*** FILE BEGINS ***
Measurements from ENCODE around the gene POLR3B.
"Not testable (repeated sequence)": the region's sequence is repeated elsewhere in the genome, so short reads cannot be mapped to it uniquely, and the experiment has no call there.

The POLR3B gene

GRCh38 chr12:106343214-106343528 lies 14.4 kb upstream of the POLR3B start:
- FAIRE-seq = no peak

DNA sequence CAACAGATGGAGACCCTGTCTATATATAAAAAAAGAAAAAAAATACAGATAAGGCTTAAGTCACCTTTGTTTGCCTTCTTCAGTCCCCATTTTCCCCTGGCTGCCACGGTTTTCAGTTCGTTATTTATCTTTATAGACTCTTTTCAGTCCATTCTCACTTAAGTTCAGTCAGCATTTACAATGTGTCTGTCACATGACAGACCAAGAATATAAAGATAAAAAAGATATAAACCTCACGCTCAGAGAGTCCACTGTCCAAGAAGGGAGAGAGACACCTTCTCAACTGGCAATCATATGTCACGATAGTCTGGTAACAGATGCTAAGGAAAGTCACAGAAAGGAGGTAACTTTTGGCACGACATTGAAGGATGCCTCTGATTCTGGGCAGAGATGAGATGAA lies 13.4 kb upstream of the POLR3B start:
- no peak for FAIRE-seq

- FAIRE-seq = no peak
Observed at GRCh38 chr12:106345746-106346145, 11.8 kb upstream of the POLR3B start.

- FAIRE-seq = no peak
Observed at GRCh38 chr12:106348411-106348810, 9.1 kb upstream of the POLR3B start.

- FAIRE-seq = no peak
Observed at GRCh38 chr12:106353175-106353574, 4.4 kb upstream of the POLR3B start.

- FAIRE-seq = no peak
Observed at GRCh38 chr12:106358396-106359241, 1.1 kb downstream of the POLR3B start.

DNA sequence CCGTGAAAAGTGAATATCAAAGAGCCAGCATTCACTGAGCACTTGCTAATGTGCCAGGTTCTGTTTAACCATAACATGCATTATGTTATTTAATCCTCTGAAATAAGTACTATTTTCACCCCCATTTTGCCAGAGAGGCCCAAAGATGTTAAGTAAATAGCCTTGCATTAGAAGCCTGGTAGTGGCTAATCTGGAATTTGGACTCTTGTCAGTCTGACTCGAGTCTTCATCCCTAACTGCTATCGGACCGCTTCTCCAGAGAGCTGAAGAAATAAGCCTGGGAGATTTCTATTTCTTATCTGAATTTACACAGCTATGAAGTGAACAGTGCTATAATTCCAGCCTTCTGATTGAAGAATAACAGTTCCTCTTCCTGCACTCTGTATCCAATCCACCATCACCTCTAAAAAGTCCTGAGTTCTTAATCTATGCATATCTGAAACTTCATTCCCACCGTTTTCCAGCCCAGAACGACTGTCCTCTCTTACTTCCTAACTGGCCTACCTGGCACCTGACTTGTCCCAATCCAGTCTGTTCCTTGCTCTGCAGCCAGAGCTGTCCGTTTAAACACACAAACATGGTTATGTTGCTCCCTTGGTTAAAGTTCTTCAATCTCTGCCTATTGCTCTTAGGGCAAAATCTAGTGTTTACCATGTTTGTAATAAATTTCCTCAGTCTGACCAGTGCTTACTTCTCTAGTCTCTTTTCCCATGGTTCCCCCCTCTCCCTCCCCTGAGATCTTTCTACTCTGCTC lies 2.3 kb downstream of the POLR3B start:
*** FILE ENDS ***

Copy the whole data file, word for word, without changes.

Measurements from ENCODE around the gene POLR3B.
"Not testable (repeated sequence)": the region's sequence is repeated elsewhere in the genome, so short reads cannot be mapped to it uniquely, and the experiment has no call there.

The POLR3B gene

GRCh38 chr12:106343214-106343528 lies 14.4 kb upstream of the POLR3B start:
- FAIRE-seq = no peak

DNA sequence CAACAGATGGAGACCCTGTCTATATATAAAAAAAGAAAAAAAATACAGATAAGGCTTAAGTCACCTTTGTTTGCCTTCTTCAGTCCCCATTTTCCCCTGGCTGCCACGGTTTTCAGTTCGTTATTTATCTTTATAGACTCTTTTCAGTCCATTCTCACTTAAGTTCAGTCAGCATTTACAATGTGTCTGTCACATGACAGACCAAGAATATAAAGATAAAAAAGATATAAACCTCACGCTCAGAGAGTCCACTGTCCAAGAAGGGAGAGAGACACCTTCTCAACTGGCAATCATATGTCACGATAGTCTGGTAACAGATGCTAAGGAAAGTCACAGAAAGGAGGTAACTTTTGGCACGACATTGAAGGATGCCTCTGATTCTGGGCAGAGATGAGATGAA lies 13.4 kb upstream of the POLR3B start:
- no peak for FAIRE-seq

- FAIRE-seq = no peak
Observed at GRCh38 chr12:106345746-106346145, 11.8 kb upstream of the POLR3B start.

- FAIRE-seq = no peak
Observed at GRCh38 chr12:106348411-106348810, 9.1 kb upstream of the POLR3B start.

- FAIRE-seq = no peak
Observed at GRCh38 chr12:106353175-106353574, 4.4 kb upstream of the POLR3B start.

- FAIRE-seq = no peak
Observed at GRCh38 chr12:106358396-106359241, 1.1 kb downstream of the POLR3B start.

DNA sequence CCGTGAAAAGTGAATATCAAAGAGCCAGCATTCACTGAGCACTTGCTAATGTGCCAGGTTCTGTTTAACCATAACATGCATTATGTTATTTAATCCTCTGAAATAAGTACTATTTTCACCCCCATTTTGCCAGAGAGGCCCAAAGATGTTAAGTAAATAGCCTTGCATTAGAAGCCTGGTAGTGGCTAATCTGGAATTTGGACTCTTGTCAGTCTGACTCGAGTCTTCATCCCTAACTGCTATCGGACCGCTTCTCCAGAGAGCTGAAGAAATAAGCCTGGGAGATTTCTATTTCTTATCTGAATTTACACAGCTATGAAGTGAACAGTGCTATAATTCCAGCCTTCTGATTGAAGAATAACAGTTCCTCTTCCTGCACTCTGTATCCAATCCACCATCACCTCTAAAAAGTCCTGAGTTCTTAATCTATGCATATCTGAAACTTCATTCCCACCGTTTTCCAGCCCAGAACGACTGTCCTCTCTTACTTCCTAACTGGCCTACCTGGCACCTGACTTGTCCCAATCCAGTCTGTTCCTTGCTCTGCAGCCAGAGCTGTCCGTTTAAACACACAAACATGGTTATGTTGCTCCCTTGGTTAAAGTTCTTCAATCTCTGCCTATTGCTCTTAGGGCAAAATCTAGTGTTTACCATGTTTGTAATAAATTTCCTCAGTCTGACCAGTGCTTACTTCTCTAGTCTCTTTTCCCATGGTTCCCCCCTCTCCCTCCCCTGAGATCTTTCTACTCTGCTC lies 2.3 kb downstream of the POLR3B start: